What Is The Origin Of (235)?

Darby and Joan

There are some benefits to growing old. Admittedly, the limbs are not as supple as they once were, there are more aches and pains and the faculties are not as sharp, but it is a pleasure to be able to do what I want at a pace of my choosing. My wife and I are in danger of becoming that archetypal elderly couple, Darby and Joan, spending our final years, decades I trust, in contentment. Where does the phrase come from and who were Darby and Joan, if anyone?

There is a tendency, as we have seen, in etymological researches to seek to identify a phrase with real people, often erroneously. That may be the case here. The starting point is a reference that the eccentric lexicographer, Samuel Johnson, in the Literary Magazine in 1756 to a ballad about Darby and Joan. Johnson may have had in mind an anonymous poem, printed in the weekly journal, the Gentleman’s Magazine, in March 1735, entitled The Joys of Love never forgot. It contains these lines; “Old Darby, with Joan by his side,/ You’ve often regarded with wonder:/ He’s dropsical, she is sore-eyed,/ Yet they’re never happy asunder.

The devoted couple are thought to have been John Darby and his wife, Joan, a printer who lived and worked in Bartholomew Close in London. The poem is ascribed to Henry Woodfall who worked for him. However, in The Literary Janus, edited by J Wilson and published in the early part of the nineteenth century, there is a similar poem by the title of The Happy Couple. The only difference in the text is you’ve is replaced by I’ve in the second line and in the fourth line reads “and yet they are never asunder.” The couple are supposed to be long-standing residents of a Yorkshire village, three miles from Tadcaster, called Healaugh, and the poem is attributed to Lord Wharton, who was Lord of the Manor of the village.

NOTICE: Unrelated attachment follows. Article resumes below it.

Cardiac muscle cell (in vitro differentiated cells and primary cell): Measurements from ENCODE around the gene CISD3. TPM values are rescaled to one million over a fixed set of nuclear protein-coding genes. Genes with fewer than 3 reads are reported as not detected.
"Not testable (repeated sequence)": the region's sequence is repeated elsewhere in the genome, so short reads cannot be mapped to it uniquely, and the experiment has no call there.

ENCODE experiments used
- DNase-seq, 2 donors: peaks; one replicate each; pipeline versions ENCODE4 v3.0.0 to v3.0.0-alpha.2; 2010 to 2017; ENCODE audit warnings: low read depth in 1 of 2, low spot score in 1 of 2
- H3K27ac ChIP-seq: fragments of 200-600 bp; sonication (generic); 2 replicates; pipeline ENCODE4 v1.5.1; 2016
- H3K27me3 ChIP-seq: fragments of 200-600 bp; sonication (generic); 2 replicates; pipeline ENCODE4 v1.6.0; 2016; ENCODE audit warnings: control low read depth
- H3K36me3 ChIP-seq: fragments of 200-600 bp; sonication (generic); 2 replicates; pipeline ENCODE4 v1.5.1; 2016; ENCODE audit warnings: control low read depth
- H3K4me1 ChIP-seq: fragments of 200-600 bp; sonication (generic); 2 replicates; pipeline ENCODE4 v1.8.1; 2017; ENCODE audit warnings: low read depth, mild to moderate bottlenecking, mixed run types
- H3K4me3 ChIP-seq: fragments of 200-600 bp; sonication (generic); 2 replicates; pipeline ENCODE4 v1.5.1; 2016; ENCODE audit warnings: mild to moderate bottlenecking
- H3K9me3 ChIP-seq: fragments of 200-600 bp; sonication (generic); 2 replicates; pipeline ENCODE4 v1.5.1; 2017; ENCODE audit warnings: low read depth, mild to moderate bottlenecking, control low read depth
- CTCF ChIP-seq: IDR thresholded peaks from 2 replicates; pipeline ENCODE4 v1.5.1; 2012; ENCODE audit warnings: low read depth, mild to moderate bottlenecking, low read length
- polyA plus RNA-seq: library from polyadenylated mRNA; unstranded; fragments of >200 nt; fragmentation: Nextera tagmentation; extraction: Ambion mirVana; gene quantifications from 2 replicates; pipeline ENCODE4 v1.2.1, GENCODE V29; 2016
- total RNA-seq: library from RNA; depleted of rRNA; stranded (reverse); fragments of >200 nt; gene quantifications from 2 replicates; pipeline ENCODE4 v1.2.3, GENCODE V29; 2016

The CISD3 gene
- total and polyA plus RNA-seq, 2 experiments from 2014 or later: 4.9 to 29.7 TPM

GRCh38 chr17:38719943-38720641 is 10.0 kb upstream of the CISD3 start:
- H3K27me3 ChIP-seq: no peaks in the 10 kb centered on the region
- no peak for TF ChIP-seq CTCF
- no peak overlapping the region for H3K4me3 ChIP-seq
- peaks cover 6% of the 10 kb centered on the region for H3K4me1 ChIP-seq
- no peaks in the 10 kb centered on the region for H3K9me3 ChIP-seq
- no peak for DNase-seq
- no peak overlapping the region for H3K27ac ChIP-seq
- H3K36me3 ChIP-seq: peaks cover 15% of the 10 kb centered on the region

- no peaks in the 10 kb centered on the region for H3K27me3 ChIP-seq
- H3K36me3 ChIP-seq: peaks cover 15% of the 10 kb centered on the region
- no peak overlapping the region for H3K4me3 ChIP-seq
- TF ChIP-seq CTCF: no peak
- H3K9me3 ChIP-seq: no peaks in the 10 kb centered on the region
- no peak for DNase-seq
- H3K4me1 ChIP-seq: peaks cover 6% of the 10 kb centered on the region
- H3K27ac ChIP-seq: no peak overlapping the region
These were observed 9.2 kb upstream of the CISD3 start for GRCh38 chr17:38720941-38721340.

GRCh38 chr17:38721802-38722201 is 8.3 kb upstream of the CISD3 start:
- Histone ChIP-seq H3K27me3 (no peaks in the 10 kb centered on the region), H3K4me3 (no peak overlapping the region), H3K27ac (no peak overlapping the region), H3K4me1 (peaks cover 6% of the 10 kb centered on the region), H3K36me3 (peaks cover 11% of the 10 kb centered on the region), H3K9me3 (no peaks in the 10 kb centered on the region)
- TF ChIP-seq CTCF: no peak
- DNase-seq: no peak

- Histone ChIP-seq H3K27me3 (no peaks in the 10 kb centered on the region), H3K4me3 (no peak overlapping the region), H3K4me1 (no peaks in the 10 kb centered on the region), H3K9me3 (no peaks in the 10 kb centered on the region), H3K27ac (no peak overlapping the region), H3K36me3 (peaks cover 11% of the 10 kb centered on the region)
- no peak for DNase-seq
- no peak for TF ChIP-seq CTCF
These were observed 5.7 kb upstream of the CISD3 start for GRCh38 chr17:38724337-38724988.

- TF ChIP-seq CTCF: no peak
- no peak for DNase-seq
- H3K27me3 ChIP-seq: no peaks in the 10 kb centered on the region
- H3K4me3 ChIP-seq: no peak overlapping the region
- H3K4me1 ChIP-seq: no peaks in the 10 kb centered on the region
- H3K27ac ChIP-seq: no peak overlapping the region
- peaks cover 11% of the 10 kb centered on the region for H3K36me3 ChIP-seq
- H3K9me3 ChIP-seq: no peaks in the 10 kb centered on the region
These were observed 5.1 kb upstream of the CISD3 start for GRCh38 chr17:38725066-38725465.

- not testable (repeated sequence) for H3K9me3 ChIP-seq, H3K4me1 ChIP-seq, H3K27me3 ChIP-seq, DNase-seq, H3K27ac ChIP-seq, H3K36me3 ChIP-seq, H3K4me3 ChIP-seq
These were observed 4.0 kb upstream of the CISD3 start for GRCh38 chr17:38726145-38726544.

It is difficult to know what to make of this. A reason to doubt the Woodfall story is that Darby the printer is thought to have died in 1704. Is it likely that he would have waited thirty years to laud his master and his devoted wife? The Yorkshire Darby and Joan seemed to have lived an idyllic life, Darby smoking his pipe and quaffing his ale while Joan “in all the garrulity of age, relating tales of days long passed away” and going to church on Sundays. Are these the prototypical happy, contented couple? I’m not sure it matters.

What is clear is that by the beginning of the nineteenth century the phrase was well established. The Times noted in its edition of May 26, 1801 that a new dance by the title of Darby and Joan was being “received with loud and general plaudits” and in June there was a ballet of the same name doing the rounds. On February 1, 1802 the Thunderer announced that what it termed as a “comic divertissement” was being performed at London’s Royalty Theatre by the name of Darby and Joan; or The Dwarf.

By the middle of the century Darby and Joan was being used to describe a seemingly devoted couple. In He Knew He Was Right, published in 1869, Anthony Trollope wrote, “when we travel together, we must go Darby and Joan fashion.” The verbose Henry James, writing in The Golden Bowl, published in 1904, described a couple thus; “their silence eked out for her by his giving her his arm and their then crawling up their steps quite mildly and contentedly, like some old Darby and Joan…” Darby and Joan were the names given to the devoted couple who provide hospitality in Herman Melville’s Omoo from 1847.

There was a popular song in the 1890s, written by Frederic Weatherly, entitled Darby in Joan in which Joan serenades her hubby with these words; “Darby dear we are old and grey,/ Fifty years since our wedding day./ Shadow and sun for every one,/ as the years roll by.” The couple also made an appearance in Hammerstein and Kern’s 1937 classic song, The Folks Who Live on the Hill.

Whoever they were, they have been an enduring symbol of a long and happy marriage and long may it continue.

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